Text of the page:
One potential drawback of the Celestron StarSense Explorer 150mm Dobsonian is the mount’s considerable size and the overall weight of the telescope. Despite its designation as a “tabletop” telescope, the scope doesn’t necessarily perform best on an actual table. For one thing, that might make it too tall, and stable enough tables are hard to come by. Recommended alternatives include a robust plastic bin (which might also serve as storage) or a milk crate, often favored for its convenience and portability. For children or adults observing from a seated position, these options typically provide sufficient elevation and stability.

Celestron’s StarSense Explorer Technology

The Celestron StarSense Explorer 150mm Dobsonian harnesses a technological approach that, while not revolutionary, has proven highly effective in astronomical applications: plate-solving. This method entails capturing an image of the night sky and then applying complex computer algorithms and celestial mapping to ascertain the telescope’s precise positioning. Traditionally, this technique is reserved for astrophotography to bypass the painstaking procedure of GoTo alignment and is often deployed to pinpoint individual celestial objects that may be themselves invisible through an eyepiece or with short exposures altogether.

The brilliance of the StarSense Explorer system lies in its ability to metamorphose your smartphone into a sophisticated navigational tool for your telescope. The architecture of the system demands the alignment of a diminutive mirror with the telescope mount, followed by leveraging your smartphone’s camera and computational prowess to perform plate-solving. Assembling the phone dock that accompanies the Celestron StarSense Explorer 150mm Dobsonian is refreshingly uncomplicated, and maneuvering the dedicated Celestron StarSense Explorer application is remarkably user-friendly. Upon completing a succinct alignment protocol, the app guides you in discovering thousands of galaxies, star clusters, nebulae, and other hard-to-find objects throughout the night sky.

This feat is accomplished through the app’s continuous tracking and depiction of your telescope’s orientation in real-time. It employs the camera and gyroscope information from your smartphone to execute this task. The accuracy is dependent on your smartphone but should be as good as about 0.25 degrees, equating to about half the breadth of the full moon. This is fine for locating most targets at low to medium power. The app will proclaim you are on target as soon as the object is within about ½ of a degree, however, which can make precisely locating smaller objects a little annoying, but it suffices for this wide-field telescope and all but the most demanding of users.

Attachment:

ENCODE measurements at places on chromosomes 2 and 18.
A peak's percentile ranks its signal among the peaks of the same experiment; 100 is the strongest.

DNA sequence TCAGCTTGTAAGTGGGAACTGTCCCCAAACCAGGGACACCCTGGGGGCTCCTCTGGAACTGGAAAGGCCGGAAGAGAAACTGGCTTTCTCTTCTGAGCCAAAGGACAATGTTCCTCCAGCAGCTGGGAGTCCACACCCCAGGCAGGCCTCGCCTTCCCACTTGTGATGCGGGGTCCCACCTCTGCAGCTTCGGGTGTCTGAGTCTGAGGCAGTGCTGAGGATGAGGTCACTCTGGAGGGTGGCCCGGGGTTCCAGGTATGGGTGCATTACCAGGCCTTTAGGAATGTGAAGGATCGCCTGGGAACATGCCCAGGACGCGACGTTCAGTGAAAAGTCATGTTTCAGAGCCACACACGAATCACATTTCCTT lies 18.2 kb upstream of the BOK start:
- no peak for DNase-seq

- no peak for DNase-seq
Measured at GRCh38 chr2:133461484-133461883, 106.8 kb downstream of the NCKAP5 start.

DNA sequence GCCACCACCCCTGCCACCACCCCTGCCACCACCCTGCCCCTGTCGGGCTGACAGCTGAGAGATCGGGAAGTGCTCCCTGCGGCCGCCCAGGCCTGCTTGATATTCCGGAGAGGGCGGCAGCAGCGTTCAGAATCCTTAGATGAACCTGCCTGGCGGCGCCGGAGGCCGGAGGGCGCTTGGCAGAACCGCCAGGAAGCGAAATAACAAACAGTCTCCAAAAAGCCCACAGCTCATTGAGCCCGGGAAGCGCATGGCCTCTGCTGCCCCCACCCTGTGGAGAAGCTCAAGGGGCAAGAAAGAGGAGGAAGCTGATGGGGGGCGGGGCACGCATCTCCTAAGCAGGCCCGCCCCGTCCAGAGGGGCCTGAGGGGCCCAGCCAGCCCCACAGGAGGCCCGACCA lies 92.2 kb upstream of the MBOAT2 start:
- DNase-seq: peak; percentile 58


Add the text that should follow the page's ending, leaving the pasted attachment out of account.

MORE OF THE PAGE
Celestron’s recent enhancements to the StarSense Explorer application, tailored specifically for their Dobsonian telescope series, include a vastly expanded database of deep-sky objects. This augmentation represents a significant leap forward from the prior version, which constrained the StarSense Explorer technology’s capabilities to merely locating the most luminous and conspicuous celestial targets. Work is also being done to integrate SkySafari Pro with the StarSense Explorer features, offering expanded features and an even larger database than the free app.

Should I buy a used Celestron StarSense Explorer 150mm Dobsonian?

In light of the StarSense Explorer 150mm Dobsonian’s recent introduction to the market, it’s hard to even find a used one, other than perhaps a returned/open box unit. Thus, encountering a used unit with damage to the base, tube, or deteriorated mirror coatings is an uncommon occurrence, likely to remain that way for years to come. However, caution must be exercised when considering the purchase of any reflecting telescope of this size with damage to the optical coatings, as the financial outlay required for recoating a small primary mirror typically surpasses the additional cost of simply obtaining a brand new instrument in the first place. Any damage to the base is likely irreparable due to the fragile chipboard construction, but a dented optical tube can be fixed.

Further scrutiny of a used StarSense Explorer Dobsonian is also required to ensure the inclusion of the StarSense phone dock, a crucial component that may have been detached for use with a third-party telescope by the previous owner. While Celestron is generally amenable to supplying supplementary unlock codes upon request, the absence of the physical hardware itself in second-hand units is not an infrequent situation.